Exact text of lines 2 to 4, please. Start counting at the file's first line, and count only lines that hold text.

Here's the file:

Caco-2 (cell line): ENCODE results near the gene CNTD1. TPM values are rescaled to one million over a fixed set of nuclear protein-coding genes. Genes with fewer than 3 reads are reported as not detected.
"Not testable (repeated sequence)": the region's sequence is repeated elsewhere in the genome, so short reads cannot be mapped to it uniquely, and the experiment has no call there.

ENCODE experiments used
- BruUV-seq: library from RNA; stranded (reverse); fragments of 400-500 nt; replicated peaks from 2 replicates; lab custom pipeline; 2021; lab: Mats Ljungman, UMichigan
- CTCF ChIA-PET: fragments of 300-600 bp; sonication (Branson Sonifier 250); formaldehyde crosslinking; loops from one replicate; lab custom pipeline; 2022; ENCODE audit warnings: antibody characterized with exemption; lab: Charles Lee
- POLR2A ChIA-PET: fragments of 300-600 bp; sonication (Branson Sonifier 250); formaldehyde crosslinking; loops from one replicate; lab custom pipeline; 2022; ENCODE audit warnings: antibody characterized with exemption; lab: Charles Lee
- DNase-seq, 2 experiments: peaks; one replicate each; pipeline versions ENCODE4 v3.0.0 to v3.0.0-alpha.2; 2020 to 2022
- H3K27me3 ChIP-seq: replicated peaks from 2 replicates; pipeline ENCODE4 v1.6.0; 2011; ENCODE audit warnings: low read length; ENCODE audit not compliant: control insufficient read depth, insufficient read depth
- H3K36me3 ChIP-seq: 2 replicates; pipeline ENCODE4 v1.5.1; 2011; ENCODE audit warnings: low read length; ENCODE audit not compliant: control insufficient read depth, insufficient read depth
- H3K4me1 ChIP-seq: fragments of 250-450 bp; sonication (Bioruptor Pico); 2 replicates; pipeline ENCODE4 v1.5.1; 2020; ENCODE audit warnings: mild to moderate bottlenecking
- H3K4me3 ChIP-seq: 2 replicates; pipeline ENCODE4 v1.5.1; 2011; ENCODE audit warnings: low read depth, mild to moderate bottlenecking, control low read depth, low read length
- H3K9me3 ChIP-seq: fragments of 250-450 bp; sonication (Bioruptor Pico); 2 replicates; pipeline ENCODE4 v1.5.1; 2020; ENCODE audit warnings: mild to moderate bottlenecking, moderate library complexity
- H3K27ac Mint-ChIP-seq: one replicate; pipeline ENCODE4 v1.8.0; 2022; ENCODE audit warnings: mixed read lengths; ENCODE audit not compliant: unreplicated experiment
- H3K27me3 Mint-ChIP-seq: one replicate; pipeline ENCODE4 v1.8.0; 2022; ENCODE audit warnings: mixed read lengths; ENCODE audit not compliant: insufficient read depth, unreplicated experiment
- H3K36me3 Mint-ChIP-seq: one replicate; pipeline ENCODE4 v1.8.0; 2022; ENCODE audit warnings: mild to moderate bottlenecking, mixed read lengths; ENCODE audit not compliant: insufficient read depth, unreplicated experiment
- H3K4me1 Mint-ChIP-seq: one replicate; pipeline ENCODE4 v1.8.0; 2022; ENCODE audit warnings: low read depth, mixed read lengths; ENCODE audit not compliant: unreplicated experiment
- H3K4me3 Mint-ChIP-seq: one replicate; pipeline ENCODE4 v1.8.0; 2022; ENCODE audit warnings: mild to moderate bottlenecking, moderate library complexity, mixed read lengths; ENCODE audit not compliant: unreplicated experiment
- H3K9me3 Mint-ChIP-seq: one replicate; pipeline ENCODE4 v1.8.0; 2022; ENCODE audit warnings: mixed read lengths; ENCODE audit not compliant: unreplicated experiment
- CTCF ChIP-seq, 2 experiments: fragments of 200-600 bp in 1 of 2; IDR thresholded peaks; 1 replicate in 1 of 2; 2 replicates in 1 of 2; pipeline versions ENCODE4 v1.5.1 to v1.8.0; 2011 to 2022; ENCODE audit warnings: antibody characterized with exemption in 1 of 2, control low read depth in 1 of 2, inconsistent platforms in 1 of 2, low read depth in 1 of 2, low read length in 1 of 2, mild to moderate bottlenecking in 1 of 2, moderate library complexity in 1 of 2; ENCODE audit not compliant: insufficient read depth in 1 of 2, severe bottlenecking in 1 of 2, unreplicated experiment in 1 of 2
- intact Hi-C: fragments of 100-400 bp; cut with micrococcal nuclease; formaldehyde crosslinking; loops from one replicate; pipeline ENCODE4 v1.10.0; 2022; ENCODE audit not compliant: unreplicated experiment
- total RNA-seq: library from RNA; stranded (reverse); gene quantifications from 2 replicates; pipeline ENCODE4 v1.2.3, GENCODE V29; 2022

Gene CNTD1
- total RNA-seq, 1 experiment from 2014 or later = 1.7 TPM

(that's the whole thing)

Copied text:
"Not testable (repeated sequence)": the region's sequence is repeated elsewhere in the genome, so short reads cannot be mapped to it uniquely, and the experiment has no call there.

ENCODE experiments used
- BruUV-seq: library from RNA; stranded (reverse); fragments of 400-500 nt; replicated peaks from 2 replicates; lab custom pipeline; 2021; lab: Mats Ljungman, UMichigan